New research has found an eyebrow-raising link between how working mothers are treated at work and how they parent at home.

By Maressa Brown
August 14, 2018
KieferPix/Shutterstock

Obviously, juggling your career and mom life is stressful in and of itself. But add passive-aggressive treatment from a boss, clique-ish behavior from colleagues, or being the target of a coworker's derogatory remarks to the mix, and the groundwork has been laid for not only maximum stress—but a potential shift in how you parent. A new study, “Uncivil Workplace, Uncivil Home: Workplace Incivility and Harmful Parenting Behavior,” concludes that moms who have to deal with rude, hostile work situations may end up adopting strict, authoritative parenting strategies.

Presented at the annual convention of the American Psychological Association (APA), the research defined workplace incivility as any behavior that is rude, disrespectful, impolite, or otherwise violates workplace norms of respect. This behavior shows a lack of concern for others, according to co-author Kathryne Dupre, PhD, of Carleton University. 

“We now know, based on much empirical evidence, that the outcomes of workplace incivility are vast and negative,” said Dupre in a statement shared by the APA. “For example, being on the receiving end of workplace incivility has been linked to lower levels of effort and performance on the job, higher levels of stress, and impaired attention, information processing and decision-making.”

Taking a microscope to this topic required conducting an online survey of 146 working mothers and their spouses. Moms shared their experiences with incivility in the workplace and feelings on their effectiveness as a parent. Spouses also weighed in on the moms' negative parenting behaviors, both authoritarian (strict and controlling) and permissive. Researchers saw "a significant association between experiencing rude behavior at work and authoritarian parenting by working mothers at home," however "there was no association found with permissive parenting."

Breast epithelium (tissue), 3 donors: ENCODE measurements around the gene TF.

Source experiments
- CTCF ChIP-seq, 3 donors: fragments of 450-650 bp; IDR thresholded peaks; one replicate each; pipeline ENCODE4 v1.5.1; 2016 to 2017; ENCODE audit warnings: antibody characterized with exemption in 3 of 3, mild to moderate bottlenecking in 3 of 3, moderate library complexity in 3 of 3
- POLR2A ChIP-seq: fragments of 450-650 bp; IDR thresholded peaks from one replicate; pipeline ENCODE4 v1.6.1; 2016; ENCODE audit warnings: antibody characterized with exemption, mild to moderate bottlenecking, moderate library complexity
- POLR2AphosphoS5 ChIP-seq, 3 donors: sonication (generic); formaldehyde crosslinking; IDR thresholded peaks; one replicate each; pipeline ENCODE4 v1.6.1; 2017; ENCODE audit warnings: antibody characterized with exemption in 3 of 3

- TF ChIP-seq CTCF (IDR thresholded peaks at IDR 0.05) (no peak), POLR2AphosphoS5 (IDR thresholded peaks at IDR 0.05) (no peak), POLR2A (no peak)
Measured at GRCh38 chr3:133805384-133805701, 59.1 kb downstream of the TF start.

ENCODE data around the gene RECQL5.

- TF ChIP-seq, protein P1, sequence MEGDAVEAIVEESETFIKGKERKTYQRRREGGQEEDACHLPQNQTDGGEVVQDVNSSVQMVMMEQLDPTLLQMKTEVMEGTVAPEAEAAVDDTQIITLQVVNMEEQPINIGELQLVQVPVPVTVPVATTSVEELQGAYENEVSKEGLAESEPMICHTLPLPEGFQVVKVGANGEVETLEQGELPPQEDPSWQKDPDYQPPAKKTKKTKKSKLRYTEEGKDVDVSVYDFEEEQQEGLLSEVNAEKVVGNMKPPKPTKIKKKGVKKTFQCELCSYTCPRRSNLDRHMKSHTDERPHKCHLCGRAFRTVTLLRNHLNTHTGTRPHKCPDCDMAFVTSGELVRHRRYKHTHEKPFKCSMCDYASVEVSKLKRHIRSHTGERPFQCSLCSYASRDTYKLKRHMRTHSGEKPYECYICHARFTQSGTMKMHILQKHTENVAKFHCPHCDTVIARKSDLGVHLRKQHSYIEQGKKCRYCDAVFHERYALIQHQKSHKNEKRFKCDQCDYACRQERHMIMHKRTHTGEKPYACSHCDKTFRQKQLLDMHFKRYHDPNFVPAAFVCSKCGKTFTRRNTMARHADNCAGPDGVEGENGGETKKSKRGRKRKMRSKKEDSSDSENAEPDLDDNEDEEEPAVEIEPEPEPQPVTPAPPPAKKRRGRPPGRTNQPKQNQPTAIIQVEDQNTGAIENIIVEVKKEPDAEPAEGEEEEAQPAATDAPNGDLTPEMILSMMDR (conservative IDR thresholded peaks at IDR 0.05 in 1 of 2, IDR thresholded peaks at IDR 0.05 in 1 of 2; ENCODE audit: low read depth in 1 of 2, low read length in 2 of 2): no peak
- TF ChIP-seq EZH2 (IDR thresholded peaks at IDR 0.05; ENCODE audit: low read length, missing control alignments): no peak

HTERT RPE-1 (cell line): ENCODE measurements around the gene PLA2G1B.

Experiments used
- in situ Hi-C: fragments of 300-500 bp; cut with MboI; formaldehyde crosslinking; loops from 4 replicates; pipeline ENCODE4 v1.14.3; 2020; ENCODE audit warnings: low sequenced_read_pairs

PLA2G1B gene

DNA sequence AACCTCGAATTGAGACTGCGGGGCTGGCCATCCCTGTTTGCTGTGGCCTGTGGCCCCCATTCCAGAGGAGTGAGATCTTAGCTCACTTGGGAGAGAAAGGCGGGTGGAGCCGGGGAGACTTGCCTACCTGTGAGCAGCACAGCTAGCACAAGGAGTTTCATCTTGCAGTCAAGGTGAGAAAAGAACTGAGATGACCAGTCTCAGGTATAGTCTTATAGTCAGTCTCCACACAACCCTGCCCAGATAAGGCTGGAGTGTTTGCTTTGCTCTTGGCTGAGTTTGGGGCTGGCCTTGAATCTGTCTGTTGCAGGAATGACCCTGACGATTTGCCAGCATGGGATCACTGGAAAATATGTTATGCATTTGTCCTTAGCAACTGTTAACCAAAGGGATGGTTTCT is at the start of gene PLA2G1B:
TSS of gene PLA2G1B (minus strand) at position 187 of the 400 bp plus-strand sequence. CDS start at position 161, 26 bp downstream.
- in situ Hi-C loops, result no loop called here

Moms who were dealing with a hostile workplace were also more likely to feel less effective as parents. Dupre explained that this could help explain the increased need to engage in strict, controlling parenting behaviors.

Sure, everyone has their own parenting style, and there are pros and cons to various kinds, but Dupre pointed out that the authoritative style highlighted by the study "has been associated with a variety of negative child outcomes, including associating obedience and success with love, exhibiting aggressive behavior outside the home, being fearful or overly shy around others, having difficulty in social situations due to a lack of social competence, suffering from depression and anxiety, and struggling with self-control.”

Of course many questions remain: What effect does a hostile work environment have on fathers? Although raising awareness about this issue is a step in the right direction, what measures can be implemented to curb negative behavior on the job? Here's hoping this research compels employers to take concrete action—for the sake of working parents and their L.O.s.

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